A Congressman challenging an expert during a committee hearing? Not unusual.

The fact that both are Bates alumni? Very unusual, if not unique.

The Bates moment unfolded Monday during the House Judiciary Committee’s hearing on Robert Mueller’s report on Russian interference in the 2016 presidential election and its connections to President Trump’s campaign.

The committee, whose members include newly elected Congressman Ben Cline ’94, R-Va., invited testimony from a number of legal experts, including Joyce White Vance ’82, former federal prosecutor and current law professor at the University of Alabama.

Rep. Ben Cline ’94 questions legal expert and fellow alum Joyce White Vance ’82 during a House Judiciary Committee hearing on June 10, 2019.

About 2 hours and 20 minutes into the four-plus-hour hearing, Cline addresses his questions to Vance. Their exchange follows familiar themes, including whether Mueller’s various findings rise to the legal definition of conspiracy, the distinction between collusion and conspiracy, and whether it is even the special counsel’s job to exonerate, or not, the president.

Here’s the transcript, edited for clarity:

Cline: “On Nov. 30, 2018, you tweeted, ‘At some point, all the times he said, “No collusion” are going to come back to haunt this president.’ Do you still believe that there was collusion?”

Vance: “So, it’s important to note, as Mueller does…”

1:30–2:30pmBates Alumni in Congress Representatives Ben Cline ’94 and Jared Golden ’11 will engage in a discussion about how their Bates experiences shaped their careers and road to the United States House of Representatives. Associate Professor of Politics John Baughman and Associate Professor and Chair of the Department of Rhetoric, Film, and Screen Studies Stephanie Kelley-Romano will moderate a conversation examining their year as members of the congressional freshman class of 2019. Pettengill Hall, Keck Classroom (G52)

Two days before the House hearing, Rep. Ben Cline ’94, R-Va., returned to Bates for his 25th Reunion, joining fellow Congressman Jared Golden ’11 (right), D-Maine, for a public talk. (Phyllis Graber Jensen/Bates College).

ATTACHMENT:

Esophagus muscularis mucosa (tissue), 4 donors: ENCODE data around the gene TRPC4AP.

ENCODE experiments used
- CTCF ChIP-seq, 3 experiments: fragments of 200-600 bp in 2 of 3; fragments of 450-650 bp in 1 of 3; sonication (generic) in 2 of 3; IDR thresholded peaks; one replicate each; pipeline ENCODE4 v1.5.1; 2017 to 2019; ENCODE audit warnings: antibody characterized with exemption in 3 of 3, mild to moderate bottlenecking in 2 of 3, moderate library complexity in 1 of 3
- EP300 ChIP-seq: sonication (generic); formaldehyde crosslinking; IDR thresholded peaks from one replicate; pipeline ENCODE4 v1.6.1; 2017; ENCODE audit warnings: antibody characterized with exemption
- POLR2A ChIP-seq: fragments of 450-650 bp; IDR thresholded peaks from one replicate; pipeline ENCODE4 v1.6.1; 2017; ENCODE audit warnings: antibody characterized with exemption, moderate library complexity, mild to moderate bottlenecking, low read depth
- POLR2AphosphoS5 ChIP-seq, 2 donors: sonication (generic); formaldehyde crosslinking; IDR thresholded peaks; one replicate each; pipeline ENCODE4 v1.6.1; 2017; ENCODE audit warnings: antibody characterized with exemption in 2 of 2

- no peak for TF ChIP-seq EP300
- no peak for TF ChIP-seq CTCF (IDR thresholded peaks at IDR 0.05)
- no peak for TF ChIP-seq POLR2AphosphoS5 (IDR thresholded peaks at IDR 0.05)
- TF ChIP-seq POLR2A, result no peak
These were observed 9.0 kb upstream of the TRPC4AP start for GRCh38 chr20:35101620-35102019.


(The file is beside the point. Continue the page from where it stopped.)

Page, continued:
Cline: “That’s a yes or no…”

Vance: “No, it’s not a yes or no answer.”

Cline: “Let me go to your next tweet…”

Vance: “There’s a difference between collusion and conspiracy…”

Cline: “OK, do you believe there was a conspiracy?”

Vance: “Mueller finds he has insufficient evidence to charge a conspiracy, but he also notes that much evidence was kept from him, that people took the Fifth Amendment, people lied to him, people destroyed evidence on applications like WhatsApp.”

Cline: “So, he didn’t exonerate…”

Vance: “He notes that if he had have the opportunity to get that evidence, he might have been able to view the situation differently.”

Cline: “As a former prosecutor, do you believe that it’s the job of a prosecutor to exonerate the potential defendant?”

The Mueller investigation is neither a witch hunt nor a crusade to save America, Joyce White Vance ’82 said during a public talk on March 21 in the Muskie Archives. Instead, it’s a test of the rule of law. (Theophil Syslo/Bates College)

The Mueller investigation is a test of the rule of law, said Joyce White Vance ’82 during a public talk last March at Bates. (Theophil Syslo/Bates College)

Vance: “In a typical case, where I’m looking at indicting a bank robber or a drug case, I would agree that it’s not my job.”

Cline: “On July 6, 2018, you tweeted, ‘The president sowing hatred, fear, and distrust in hopes that he can divide the country enough to survive when the truth comes out about his campaign’s collusion with Russia.’ Do you believe the truth has come out about the President’s collusion with Russia and that there is none?”

Vance: “Again, I think that there’s an enormous difference between collusion and conspiracy. There’s evidence of a lot of contact, a lot of welcoming with open arms by this president, cooperation, and help on the campaign from Russia.

“So the American people should read volume one of the report and draw their own conclusions about what that gap is between collusion and Mueller not having sufficient evidence to charge a conspiracy.”

Cline: “On Jan. 8, you tweeted, ‘Video clips of people saying no collusion have not aged well.’ I would argue that these tweets have not aged well. And with that, I would yield to the gentleman from Ohio.”

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